17th Amend: Direct Election of Senators - Pro's and Con's?

R

rozzlapeed

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#1
U.S. Constitution said:
The Senate of the United States shall be composed of two Senators from each state, chosen by the legislature thereof, for six years; and each Senator shall have one vote.
was amended by:

17th Amendment said:
The Senate of the United States shall be composed of two Senators from each State, elected by the people thereof, for six years; and each Senator shall have one vote. The electors in each State shall have the qualifications requisite for electors of the most numerous branch of the State legislature.

When vacancies happen in the representation of any state in the Senate, the executive authority of such State shall issue writs of election to fill such vacancies: Provided, That the legislature of any State may empower the executive thereof to make temporary appointments until the people fill the vacancies by election as the legislature may direct.

This amendment shall not be so construed as to affect the election or term of any Senator chosen before it becomes valid as part of the Constitution.
I only started thinking about this recently, but in light of the current political atmosphere, in which almost nobody understands the concept of state's rights, I believe this topic deserves some examination.

Plagiarizing from Wikipedia [Link]:

Wikipedia said:
Amendment XVII (the Seventeenth Amendment) of the United States Constitution was passed by the Senate on June 12, 1911 and by the House on May 13, 1912. It was ratified on April 8, 1913 and was first put into effect for the election of 1914. It amends Article 1 Section 3 of the Constitution to provide for the direct election of Senators by the people of a state rather than their election or appointment by a state legislature, thus effectively eliminating state representation in Congress. It was passed and ratified during the Progressive Era. The 17th amendment said there would be a "direct election of senators: by the people".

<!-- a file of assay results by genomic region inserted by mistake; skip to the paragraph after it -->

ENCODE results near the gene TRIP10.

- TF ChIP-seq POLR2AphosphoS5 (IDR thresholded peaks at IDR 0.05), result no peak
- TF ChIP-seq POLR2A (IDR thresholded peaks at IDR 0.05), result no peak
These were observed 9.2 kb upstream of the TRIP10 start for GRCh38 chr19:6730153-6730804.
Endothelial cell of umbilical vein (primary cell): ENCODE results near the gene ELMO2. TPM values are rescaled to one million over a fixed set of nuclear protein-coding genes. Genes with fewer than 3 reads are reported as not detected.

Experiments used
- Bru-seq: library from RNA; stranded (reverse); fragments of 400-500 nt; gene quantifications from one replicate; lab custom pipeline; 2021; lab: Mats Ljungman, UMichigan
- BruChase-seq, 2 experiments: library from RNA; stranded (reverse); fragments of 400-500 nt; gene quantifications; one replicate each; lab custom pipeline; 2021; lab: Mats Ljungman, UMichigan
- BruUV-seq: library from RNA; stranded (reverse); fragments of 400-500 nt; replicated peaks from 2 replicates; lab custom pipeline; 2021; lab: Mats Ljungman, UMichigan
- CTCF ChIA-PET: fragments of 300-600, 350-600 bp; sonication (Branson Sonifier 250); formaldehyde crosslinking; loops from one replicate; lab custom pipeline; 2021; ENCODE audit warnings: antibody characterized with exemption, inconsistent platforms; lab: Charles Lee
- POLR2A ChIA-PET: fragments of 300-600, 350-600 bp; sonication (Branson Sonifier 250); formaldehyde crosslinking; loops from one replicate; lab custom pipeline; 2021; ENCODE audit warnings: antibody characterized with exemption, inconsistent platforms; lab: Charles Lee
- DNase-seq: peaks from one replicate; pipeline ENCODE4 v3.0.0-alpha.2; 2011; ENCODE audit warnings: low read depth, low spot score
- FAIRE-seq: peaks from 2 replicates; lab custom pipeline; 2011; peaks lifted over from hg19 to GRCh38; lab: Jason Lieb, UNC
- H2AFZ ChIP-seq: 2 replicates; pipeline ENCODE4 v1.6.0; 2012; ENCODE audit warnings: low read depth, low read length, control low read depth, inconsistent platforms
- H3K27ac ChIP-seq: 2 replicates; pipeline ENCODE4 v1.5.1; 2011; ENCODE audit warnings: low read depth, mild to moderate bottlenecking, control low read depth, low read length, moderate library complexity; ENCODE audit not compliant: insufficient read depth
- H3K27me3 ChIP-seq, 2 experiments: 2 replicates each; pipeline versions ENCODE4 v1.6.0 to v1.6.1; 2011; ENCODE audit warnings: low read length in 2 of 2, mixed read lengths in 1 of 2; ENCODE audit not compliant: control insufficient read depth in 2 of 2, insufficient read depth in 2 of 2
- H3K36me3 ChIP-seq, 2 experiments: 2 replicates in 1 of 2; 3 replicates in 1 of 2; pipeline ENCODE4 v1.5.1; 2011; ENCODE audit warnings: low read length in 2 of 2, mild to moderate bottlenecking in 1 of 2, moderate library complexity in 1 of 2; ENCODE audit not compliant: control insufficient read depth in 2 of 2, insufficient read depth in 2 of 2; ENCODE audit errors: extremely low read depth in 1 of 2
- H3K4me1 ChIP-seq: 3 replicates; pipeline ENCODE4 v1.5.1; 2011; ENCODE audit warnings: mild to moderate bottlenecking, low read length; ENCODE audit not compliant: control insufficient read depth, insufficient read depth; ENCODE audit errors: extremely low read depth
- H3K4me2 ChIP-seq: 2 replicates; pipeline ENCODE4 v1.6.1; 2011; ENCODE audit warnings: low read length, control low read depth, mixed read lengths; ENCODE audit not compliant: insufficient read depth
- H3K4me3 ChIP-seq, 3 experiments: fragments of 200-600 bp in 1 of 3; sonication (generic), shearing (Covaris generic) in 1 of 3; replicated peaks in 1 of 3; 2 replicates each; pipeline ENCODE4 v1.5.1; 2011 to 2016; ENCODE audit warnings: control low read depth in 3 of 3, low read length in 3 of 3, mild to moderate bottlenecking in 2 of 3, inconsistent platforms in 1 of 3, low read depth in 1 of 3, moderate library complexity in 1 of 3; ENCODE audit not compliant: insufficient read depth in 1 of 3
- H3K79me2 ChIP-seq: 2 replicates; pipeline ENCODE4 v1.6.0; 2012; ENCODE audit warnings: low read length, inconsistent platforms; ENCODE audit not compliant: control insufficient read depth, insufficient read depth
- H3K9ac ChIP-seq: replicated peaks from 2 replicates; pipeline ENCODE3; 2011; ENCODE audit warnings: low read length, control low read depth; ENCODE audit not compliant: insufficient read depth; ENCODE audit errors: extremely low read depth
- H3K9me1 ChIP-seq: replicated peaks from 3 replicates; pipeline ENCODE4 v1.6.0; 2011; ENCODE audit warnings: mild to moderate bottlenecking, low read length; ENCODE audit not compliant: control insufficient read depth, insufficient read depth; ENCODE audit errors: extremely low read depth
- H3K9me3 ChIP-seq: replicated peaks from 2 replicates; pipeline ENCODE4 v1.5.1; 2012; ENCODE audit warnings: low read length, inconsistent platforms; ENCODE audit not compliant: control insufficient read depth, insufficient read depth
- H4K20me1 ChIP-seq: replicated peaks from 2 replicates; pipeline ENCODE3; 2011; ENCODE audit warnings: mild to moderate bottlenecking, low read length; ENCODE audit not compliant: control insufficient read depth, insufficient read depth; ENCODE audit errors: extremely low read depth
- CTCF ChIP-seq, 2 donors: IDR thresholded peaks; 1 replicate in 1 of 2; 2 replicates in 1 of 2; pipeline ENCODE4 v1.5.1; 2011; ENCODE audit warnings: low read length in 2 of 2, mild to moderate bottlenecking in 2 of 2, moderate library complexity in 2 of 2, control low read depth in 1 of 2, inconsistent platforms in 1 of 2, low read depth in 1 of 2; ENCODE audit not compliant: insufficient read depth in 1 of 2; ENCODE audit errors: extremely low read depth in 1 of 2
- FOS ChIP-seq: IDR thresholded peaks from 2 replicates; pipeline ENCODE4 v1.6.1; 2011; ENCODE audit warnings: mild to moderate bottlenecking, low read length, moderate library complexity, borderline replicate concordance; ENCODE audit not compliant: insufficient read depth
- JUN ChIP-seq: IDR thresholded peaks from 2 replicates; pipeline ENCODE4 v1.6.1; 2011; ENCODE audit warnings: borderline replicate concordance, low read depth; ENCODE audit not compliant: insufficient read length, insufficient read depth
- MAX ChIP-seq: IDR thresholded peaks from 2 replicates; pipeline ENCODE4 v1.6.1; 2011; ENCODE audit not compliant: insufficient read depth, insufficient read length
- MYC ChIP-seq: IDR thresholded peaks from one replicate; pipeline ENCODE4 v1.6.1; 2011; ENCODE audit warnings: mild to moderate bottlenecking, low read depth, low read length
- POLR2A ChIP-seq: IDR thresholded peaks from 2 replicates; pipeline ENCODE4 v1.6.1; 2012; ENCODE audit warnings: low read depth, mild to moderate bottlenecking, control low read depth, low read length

The article goes on to describe the historical context, in which it seems that Direct Elections were introduced in response to widespread corruption within the Senate. However, it's long-standing practical effect seems to be that this amendment has virtually removed the ability for state governments to have any representation in Congress. With a little searching we may be able to find cases where this amendment has actually interfered with our rights as individuals.

Drug Prohibition

Consider this: many states are now in the process of decriminalizing marijuana use and possession, but Federal laws currently supercede those of the states. Had states been capable of lobbying in Congress through their own direct representation in the Senate, they would have been able to kill attempts to prohibit the sale of marijuana, which otherwise could be taxed and regulated by the states, a power they would have likely fought very hard to retain. Had they been able to, we might never have had the War on Drugs, which would have been interpreted as detrimental to States' tax revenues.

Supreme Court Appointments

It is the duty of the Senate to provide advice and consent on all federal judicial appointments, including those to the Supreme Court. Had the state legislatures maintained direct representation in the Senate, it might have had a huge effect on how events played out in the second half of the 20th century. If senators represented state governments rather than the state populations, they probably would have recognized the threat posed by Judges who did not respect state sovereignty, and would have resisted appointment of the kinds of justices that allowed the New Deal, gave us Roe vs. Wade, and that otherwise expanded the authority of the Federal government in relationship to the States.

There are probably other examples that would show how this amendment has been significant, but I have work to do. I'll think of some more and post them when I have time.